And now she is a teenager!

Where does the time go? Our spunky strong little keto kid is now an official teenager. She loves animé, cosplay, and her friends. She finally got to dye her hair blue for her birthday. In our experience, kids take a huge running leap into teen years, then let the time catch up with them.

Nora’s last seizure was in April 2012; she is over 9 years seizure free. She eats a normal diet now, but hangs on to some of her keto habits. She still likes to eat her cereal with half and half, no plain old milk will do. She also takes tiny IKEA playset bowls of ice cream — the same ones you will see in old pictures on the blog — and eats it with a half-teaspoon measuring spoon to enjoy it slowly. She has grown tall and strong, kind and smart.

When she had her first seizures, the doctors hoped it was a fluke. Lots of kids have seizures. But when it happened again, they prescribed keppra. After 6 months, we weaned her off keppra and seizures came back. Then she started having myoclonics…it wasn’t a fluke anymore. We were scared and didn’t find many resources for mystery epilepsy (which is my way of describing her diagnosis: idiopathic benign myoclonic epilepsy). When keppra and depakote didn’t work, we learned that the ketogenic diet was more likely to work than a third drug. Thankfully, Dr. Wray was just starting at OHSU and became her doctor. The diet worked with some trial and error, and her seizures stopped. After 2 years of seizure-freedom on the diet, she weaned slowly to MAD, then fully off, and has been seizure free ever since. Grateful.

We started this blog for all of the parents who feel alone and scared for their precious kiddos. We also started it for ourselves, to document what we were going through and communicate with others. We’ve connected with a lot of parents through the blog over the years, met with a few families, exchanged many emails and texts and phone calls. We see you, and we hope that Nora’s story can be a ray of hope. We know that the diet doesn’t work for everyone and each child has a unique path. Look for the helpers, find support, and be an active member of your child’s medical team. You know your child better than anyone else and you have the strength and ability to help your child. Don’t give up. You’ve got this.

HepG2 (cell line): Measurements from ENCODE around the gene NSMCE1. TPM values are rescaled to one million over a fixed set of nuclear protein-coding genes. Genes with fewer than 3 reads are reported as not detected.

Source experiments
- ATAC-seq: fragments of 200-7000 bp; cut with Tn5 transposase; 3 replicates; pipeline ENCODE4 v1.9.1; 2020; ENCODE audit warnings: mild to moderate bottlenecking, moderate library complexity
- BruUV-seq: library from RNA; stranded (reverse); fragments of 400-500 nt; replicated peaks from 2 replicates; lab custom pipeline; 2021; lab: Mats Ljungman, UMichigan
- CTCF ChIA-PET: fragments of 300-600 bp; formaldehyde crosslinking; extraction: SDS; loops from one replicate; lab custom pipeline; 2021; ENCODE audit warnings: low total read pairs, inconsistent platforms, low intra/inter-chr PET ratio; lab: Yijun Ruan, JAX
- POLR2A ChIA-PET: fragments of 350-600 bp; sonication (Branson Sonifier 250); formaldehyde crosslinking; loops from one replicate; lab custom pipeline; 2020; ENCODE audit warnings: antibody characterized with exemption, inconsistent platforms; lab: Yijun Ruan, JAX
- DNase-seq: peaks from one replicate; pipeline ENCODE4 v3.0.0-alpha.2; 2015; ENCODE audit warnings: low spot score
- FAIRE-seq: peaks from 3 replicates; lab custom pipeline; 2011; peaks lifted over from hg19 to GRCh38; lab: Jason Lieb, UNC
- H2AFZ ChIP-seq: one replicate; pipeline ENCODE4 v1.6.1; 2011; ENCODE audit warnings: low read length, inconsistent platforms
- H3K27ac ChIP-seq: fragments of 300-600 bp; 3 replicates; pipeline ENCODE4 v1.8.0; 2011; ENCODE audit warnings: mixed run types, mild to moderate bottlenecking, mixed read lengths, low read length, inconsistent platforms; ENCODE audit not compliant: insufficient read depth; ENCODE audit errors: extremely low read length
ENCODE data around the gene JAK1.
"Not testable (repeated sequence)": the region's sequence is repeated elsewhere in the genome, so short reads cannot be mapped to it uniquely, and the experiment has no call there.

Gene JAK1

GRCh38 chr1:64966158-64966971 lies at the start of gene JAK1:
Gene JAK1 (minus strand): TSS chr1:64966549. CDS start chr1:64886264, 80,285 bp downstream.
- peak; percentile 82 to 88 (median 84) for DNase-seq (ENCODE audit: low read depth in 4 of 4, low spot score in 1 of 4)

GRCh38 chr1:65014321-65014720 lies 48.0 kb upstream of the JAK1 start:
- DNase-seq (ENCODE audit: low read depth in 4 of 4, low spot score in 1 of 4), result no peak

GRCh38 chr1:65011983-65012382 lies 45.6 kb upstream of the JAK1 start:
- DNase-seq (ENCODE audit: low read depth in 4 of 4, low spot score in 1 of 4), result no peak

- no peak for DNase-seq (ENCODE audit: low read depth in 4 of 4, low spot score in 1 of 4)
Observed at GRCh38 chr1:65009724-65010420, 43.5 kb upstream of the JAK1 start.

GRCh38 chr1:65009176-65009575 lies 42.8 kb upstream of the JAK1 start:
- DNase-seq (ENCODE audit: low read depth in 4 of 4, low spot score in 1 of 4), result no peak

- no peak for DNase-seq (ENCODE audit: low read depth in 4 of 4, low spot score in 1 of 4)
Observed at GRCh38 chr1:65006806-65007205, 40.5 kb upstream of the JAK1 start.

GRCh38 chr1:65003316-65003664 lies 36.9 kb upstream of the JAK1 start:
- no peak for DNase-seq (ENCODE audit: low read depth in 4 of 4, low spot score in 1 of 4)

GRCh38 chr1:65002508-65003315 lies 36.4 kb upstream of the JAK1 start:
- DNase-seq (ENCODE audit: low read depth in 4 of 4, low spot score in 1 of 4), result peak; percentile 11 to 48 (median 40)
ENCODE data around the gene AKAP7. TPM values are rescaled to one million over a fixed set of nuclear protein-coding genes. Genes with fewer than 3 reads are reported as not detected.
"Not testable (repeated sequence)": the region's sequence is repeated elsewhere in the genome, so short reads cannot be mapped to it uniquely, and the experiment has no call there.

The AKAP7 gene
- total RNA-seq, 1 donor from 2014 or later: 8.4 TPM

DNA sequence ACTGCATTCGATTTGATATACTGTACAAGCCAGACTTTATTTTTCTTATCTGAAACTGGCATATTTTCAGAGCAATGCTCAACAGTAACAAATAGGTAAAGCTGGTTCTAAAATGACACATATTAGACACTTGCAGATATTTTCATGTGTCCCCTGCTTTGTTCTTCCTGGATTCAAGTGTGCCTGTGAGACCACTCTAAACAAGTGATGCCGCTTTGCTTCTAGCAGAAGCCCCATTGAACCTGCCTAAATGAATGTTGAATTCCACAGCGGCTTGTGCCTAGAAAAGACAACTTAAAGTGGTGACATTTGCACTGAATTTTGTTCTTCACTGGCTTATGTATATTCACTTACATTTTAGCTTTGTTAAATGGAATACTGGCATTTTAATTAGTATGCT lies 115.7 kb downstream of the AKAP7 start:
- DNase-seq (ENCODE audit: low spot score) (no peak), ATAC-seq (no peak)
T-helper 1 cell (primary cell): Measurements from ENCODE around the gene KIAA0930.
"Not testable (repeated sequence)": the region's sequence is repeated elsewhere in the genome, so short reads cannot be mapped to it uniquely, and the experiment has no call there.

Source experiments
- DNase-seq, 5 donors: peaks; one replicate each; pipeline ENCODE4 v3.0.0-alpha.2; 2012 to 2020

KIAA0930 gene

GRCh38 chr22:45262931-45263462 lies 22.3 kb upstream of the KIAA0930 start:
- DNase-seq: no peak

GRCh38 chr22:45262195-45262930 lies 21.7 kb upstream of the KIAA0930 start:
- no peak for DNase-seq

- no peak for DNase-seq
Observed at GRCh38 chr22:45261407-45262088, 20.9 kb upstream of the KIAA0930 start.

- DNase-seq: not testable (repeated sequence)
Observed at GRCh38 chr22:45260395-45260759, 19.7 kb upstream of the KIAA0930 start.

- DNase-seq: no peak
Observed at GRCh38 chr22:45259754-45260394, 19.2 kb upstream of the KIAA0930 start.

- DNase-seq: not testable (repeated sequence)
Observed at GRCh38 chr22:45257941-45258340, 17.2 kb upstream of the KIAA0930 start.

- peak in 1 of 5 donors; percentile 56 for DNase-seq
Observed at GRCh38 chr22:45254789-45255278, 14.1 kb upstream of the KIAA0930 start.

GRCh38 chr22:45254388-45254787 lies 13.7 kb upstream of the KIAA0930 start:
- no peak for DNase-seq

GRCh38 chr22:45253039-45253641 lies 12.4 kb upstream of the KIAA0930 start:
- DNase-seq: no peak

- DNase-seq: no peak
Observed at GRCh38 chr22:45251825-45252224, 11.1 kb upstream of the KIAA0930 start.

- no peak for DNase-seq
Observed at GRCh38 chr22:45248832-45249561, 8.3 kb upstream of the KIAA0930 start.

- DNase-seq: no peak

When we asked Nora’s first doctor about the ketogenic diet, he said “it’s really hard.” But you know what’s really hard? Watching your kid have seizures and wondering what that means for their development and life. The ketogenic diet was nothing compared to that stress and anxiety.

But the doctor was also right. The ketogenic diet is hard. It’s a grind. On top of learning, measuring, weighing, calculating, it’s helping your kids through the emotional turmoil of saying “no” to every fun food that other kids are having. It’s helping siblings through the fear and sometimes jealousy when the keto kid gets something “special.” It’s helping them figure out how to manage their own emotions, when you are managing your own. Sometimes the best answer is just to be empathetic. Affirm that this is really hard, and we are doing our best. It’s a good life lesson. Everyone struggles with something.

If your child has epilepsy and you are struggling to find the right treatment, or if you are just learning the diet, or if you are exhausted from the grind over many years: it’s hard. We’ve been there, we know what you are going through. You are doing your best. Be kind to yourself.